Recently, I rediscovered some previous research I had done about a relatively new concept known as job crafting. This idea is highly relevant for our current realities in the world of work, including the challenge of finding work-life balance and infusing our work with a sense of meaning. Job crafting may be needed more than ever after these pandemic years and the concurrent shifting nature of the workplace.
In brief, the idea is that we can almost always find certain concrete ways to redesign and/or reimagine our work to make it more personally meaningful. Such redesigning or reimagining might be related to changing what you do or to reprioritizing how you spend your time, to the extent you have the power to do so. However, job crafting focuses more heavily on other aspects of work that are more likely to be in our control and that can make a significant difference in our ability to find meaning in our jobs. This might include how we go about our work, our workplace relationships, and how we think about our work. Making small changes to the tasks we perform and the way we go about them, as well as to our workplace relationships and to the way in which we cognitively frame or imagine our work can improve job satisfaction, motivation, performance, and well-being in the workplace.
Revisiting this idea of job crafting also drew me to some advice from our beloved Vincent de Paul. He told those in the Congregation of the Mission to reframe their busy lives in a way that gives their activities a deeper sense of purpose:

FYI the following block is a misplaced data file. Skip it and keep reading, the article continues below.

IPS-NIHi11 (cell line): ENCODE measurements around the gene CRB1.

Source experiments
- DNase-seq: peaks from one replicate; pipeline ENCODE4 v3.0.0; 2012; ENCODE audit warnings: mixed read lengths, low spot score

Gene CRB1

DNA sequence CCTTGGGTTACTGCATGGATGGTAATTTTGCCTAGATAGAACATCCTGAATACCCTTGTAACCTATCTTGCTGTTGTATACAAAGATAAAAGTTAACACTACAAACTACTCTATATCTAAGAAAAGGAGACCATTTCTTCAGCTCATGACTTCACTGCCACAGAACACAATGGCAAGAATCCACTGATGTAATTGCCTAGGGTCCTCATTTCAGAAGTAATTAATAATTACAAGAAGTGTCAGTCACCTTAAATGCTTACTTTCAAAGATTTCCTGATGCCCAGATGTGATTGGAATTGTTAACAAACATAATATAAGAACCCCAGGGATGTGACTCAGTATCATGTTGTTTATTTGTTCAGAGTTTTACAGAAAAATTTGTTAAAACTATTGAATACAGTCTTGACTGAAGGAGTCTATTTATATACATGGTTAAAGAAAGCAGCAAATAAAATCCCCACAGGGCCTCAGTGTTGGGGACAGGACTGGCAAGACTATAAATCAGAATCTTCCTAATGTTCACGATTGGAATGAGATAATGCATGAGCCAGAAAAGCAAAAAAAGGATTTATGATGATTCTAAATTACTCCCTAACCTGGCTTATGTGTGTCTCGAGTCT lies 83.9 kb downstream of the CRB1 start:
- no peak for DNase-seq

“But, Monsieur, there are so many things to do, so many house duties, so many ministries in town and country; there’s work everywhere; must we, then, leave all that to think only of God?” No, but we have to sanctify those activities by seeking God in them, and do them in order to find [God] in them rather than to see that they get done [Emphasis added].
Vincent’s advice invites a certain intentionality, depth, and meaning to simple everyday duties by framing them as opportunities to find God, rather than just as tasks to get done. His words help to sanctify the ordinary, as he invites his followers to enter into a way of thinking about their work that can change it from burdensome drudgery to purposeful opportunity.
The idea of job crafting as well as Vincent’s words invite us to renew our understanding of our work in order to move beyond a focus only on the completion of tasks and responsibilities. Instead, we should consider the way in which we go about our work, the quality and depth of our presence and relationships with others in the workplace, and the vision that guides us in doing all we do.
An often-shared piece of folk wisdom tells the story of three bricklayers engaged in the same work. When asked what they were doing, the first person said they were laying bricks. The second said they were putting up a wall. But the third said they were building a cathedral. I believe this third bricklayer’s sense of perspective beyond the task at hand almost certainly resonates with finding satisfaction by understanding the bigger picture.
How are you going about—and thinking about—your work these days? How might it connect to your deeper sense of purpose or vocation, whether through (a) the way in which you do your work; (b) the way you relate with people in the workplace; or (c) the way in which you envision your work?
Reflection by: Mark Laboe, Associate Vice President, Mission and Ministry
 For more on the idea of job crafting, see: J. M. Berg, J. E. Dutton, and A. Wrzesniewski, “Job Crafting and Meaningful Work” in B. J. Dik, Z. S. Byrne, and M. F. Steger, eds., Purpose and Meaning in the Workplace (Washington, DC: American Psychological Association, 2013), 81–104; and a YouTube Video about Job Crafting by Amy Wrzesniewski, Yale University: https://www.youtube.com/watch?v=_WEArwy316c.
 Conference 198, “Seeking the Kingdom of God (Common Rules of the Congregation of the Mission, Chap. II, Art. 2),” February 21, 1659, CCD, 12:111–12. Available at: https://via.library.depaul.edu/vincentian_ebooks/36/.